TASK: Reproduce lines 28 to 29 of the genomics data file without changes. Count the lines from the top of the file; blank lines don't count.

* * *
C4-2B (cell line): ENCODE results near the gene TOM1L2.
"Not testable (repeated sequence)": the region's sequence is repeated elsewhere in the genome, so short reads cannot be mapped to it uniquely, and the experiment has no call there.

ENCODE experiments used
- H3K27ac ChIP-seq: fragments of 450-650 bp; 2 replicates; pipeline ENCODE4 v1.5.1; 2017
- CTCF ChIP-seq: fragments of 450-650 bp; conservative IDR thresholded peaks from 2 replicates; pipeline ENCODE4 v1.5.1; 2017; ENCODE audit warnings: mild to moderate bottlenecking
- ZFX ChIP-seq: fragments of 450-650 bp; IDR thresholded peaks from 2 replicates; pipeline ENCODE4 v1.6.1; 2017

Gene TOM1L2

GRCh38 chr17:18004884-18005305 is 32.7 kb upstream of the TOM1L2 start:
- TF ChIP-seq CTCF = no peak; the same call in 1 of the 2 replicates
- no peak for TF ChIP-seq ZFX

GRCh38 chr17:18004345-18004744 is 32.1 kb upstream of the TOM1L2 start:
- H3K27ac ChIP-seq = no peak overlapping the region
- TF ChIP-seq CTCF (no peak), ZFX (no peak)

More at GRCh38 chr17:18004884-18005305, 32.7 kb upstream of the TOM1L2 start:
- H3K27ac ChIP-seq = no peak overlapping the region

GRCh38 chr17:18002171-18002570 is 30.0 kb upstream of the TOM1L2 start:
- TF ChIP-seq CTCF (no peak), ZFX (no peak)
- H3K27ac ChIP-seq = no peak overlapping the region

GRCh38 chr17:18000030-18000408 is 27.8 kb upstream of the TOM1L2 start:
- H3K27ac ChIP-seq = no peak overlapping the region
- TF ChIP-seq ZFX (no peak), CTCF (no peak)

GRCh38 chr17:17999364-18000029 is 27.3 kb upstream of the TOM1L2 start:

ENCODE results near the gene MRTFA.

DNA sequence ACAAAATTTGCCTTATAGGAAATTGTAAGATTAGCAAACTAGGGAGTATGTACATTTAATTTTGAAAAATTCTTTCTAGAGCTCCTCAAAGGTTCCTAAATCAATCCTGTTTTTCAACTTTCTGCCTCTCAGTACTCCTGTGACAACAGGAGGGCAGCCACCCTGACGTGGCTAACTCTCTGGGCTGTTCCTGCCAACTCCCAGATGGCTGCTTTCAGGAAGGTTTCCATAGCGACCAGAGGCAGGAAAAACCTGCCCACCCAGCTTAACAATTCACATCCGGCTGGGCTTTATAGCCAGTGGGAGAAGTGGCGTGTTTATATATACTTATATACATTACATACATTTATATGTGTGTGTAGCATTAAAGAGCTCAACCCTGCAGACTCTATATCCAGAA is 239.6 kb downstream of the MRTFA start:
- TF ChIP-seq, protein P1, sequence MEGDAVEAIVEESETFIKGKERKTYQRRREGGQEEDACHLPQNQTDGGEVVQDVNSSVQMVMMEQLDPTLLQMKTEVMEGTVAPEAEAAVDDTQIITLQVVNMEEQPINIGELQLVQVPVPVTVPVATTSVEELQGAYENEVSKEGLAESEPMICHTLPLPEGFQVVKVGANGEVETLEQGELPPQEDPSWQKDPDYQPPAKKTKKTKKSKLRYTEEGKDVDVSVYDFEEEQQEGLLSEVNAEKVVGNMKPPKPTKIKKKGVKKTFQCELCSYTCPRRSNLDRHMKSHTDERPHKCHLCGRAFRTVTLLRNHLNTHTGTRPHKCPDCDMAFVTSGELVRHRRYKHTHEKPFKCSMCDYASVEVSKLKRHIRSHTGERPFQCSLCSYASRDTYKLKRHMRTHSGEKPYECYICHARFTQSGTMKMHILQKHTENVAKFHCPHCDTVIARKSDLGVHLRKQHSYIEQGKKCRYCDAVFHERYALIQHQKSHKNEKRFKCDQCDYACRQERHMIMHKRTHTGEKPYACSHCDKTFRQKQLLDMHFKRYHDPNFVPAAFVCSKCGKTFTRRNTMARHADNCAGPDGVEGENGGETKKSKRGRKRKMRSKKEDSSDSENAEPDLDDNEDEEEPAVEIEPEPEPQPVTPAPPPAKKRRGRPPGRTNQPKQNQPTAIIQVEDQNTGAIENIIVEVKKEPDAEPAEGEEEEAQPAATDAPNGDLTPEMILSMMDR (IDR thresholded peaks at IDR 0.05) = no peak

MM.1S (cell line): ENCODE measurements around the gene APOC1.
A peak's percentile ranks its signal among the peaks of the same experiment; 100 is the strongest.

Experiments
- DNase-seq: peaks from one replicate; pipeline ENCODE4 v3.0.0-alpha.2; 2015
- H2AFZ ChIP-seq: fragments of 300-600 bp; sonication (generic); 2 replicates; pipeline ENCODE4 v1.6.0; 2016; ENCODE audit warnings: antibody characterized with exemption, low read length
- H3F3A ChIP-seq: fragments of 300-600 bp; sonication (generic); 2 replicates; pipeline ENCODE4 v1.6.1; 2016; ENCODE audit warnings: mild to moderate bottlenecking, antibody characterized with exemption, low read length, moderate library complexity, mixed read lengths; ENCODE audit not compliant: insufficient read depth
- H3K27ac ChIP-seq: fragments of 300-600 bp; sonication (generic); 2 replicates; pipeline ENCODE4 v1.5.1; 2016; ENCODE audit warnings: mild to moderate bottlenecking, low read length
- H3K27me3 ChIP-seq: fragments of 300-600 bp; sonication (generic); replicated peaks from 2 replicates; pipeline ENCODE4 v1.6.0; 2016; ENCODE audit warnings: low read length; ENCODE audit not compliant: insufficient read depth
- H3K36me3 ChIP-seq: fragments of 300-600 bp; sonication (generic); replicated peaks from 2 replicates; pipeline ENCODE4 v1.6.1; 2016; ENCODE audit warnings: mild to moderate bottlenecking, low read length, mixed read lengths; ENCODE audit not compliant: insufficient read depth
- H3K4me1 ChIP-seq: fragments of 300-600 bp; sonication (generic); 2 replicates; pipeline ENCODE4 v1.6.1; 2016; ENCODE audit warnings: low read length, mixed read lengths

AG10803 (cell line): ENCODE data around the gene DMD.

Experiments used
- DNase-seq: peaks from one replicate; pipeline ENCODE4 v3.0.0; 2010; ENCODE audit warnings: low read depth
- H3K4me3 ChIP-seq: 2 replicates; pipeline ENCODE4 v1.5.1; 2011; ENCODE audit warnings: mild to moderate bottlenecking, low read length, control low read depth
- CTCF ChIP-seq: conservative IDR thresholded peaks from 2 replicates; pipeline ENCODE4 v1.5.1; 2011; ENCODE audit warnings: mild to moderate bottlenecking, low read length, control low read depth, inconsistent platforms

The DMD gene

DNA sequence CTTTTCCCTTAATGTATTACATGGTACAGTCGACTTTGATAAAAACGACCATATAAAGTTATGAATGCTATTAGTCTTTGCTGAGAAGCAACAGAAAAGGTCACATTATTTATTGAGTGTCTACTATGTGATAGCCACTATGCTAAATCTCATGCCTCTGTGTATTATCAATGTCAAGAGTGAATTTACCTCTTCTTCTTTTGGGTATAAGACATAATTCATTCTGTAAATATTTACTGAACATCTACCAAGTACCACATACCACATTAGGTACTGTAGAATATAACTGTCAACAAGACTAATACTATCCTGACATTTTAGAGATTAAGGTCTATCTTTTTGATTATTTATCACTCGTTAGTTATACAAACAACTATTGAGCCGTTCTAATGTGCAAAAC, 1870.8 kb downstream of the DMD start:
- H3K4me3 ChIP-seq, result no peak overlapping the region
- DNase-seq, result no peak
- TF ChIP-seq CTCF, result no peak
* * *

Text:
Experiments
- DNase-seq: peaks from one replicate; pipeline ENCODE4 v3.0.0-alpha.2; 2015